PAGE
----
Korah is a representative of false worship. He arrogantly brushed aside the need of divinely appointed service and like a swashbuckling pirate intruded into the priest’s office. He is a classic example of modern day apostates and others who assert that they do not need a Mediator between God and themselves. The world today is filled with this kind of person who not only claims that he is as good as anyone else but that we are all God’s children. He somehow thinks he can step out of time into eternity and be accepted by God on his own merits. His is a do-it-yourself salvation. Nevertheless, the Lord Jesus Christ made it plain that He alone is the Way into the presence of God (John 14:6), and through the Apostle Paul it is recorded that Christ is the only Mediator between God and men (1 Tim. 2:5).

Korah rebelled blasphemously against God’s holy character and authority, the result being that he and his cohorts suffer eternally for their disobedience and unbelief. Their counterparts today deny Christ’s deity and authority, saying, “We are as good as He was; after all, He was only a man. We don’t need Him.” Such is the character of those who deny that Christ is God and brazenly assert that they do not need a Saviour.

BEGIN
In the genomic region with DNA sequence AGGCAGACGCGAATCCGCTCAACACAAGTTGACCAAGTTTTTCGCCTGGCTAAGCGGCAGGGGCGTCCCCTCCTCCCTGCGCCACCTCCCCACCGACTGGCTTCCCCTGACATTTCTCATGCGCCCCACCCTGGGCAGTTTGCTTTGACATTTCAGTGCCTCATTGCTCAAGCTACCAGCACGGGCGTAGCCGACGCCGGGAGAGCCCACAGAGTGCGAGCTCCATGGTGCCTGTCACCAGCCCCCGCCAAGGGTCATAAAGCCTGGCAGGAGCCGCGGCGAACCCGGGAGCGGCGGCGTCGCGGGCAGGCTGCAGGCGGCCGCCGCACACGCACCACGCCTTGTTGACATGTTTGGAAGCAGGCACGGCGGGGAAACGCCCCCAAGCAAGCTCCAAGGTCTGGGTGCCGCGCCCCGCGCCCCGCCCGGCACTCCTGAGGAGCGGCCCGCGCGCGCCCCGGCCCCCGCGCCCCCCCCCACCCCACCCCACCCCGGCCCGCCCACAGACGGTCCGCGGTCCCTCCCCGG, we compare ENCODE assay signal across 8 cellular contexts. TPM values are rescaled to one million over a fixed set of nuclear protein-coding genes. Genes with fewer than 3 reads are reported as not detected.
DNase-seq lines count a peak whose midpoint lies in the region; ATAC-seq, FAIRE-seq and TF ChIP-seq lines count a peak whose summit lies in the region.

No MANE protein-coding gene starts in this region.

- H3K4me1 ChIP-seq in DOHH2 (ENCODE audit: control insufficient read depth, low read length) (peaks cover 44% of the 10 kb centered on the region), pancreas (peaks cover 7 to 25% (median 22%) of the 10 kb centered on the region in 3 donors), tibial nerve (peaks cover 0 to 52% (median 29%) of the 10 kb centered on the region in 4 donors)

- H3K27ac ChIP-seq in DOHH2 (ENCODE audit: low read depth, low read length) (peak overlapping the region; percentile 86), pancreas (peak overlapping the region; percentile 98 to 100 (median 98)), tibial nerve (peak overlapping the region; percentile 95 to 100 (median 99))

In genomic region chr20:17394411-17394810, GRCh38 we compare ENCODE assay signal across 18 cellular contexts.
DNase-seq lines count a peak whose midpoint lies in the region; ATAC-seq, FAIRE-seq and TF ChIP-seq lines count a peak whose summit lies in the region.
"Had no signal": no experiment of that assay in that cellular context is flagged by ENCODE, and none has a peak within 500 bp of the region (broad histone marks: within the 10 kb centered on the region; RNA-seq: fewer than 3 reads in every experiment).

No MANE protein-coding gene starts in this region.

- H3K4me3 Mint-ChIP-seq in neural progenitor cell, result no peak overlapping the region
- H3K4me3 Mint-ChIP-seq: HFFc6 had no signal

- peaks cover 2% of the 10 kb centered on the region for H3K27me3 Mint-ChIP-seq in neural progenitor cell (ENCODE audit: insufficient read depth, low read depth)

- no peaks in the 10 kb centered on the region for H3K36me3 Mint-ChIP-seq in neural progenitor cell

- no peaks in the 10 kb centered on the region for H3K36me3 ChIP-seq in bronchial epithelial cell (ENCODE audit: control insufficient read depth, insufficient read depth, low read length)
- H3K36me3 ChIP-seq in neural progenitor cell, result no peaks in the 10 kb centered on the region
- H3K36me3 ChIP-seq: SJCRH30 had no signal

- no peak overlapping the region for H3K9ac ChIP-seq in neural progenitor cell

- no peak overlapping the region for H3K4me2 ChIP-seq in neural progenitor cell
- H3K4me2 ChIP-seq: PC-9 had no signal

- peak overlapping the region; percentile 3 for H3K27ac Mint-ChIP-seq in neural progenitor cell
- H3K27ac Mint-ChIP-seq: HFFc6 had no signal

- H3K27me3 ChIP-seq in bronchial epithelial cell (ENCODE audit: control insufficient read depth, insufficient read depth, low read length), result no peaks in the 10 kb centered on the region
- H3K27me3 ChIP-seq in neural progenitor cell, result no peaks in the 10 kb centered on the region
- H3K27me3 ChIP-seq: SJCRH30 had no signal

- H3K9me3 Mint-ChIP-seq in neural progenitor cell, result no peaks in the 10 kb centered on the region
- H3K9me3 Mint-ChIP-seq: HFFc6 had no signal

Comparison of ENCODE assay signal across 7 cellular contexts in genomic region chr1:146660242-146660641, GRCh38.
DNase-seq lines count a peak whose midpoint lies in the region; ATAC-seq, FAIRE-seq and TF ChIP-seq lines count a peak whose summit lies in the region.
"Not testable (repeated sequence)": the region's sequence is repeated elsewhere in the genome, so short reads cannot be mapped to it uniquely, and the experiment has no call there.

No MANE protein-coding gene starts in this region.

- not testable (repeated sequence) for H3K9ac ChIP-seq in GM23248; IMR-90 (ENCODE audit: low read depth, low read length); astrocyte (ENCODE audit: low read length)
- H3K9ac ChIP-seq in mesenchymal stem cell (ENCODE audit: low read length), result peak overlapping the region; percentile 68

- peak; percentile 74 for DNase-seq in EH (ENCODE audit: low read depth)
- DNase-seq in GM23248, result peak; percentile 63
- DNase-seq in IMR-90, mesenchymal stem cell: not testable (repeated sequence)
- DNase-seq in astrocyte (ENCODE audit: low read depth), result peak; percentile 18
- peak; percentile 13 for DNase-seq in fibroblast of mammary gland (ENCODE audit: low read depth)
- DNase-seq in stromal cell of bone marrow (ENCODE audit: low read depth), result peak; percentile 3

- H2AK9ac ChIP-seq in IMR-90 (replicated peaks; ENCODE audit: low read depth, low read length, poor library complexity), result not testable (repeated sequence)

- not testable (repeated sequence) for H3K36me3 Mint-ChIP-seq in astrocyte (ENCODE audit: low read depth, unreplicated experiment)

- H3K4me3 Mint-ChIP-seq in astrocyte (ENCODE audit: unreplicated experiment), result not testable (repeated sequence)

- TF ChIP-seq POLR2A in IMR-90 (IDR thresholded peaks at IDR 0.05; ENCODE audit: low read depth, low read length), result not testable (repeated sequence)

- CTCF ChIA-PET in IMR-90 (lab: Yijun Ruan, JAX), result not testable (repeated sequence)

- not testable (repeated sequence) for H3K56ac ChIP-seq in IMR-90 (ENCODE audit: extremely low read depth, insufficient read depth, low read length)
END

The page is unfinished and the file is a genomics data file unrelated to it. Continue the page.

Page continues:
Here, then, in these three pen-portraits from the Old Testament we see three leading characteristics of apostates right to the present time. Like Cain, they are devoid of love. Like Balaam, they love money and for the sake of material gain are prepared to teach others that sin doesn’t really matter. Like Korah, they are careless of God’s holiness and insubordinate to His appointed leaders.3

Little wonder, then, that Jude says of all who follow in the train of this ignoble trio, “Woe unto them!”

To the indifferent and unbelieving citizens of Chorazin and Bethsaida our Lord said, “Woe unto thee!” (Luke 10:13).

And to all who scorn their need of the Lord Jesus — apostate or not —we say to you with loving concern for your soul, WOE UNTO YOU IF YOU DIE IN YOUR SINS WITHOUT CHRIST!

(To be continued, D.V.)

1 Harry A. Ironside, op. cit., pp. 32-33.

2 Ibid., pp. 34-35.

3 Michael Green, op. cit., p. 173.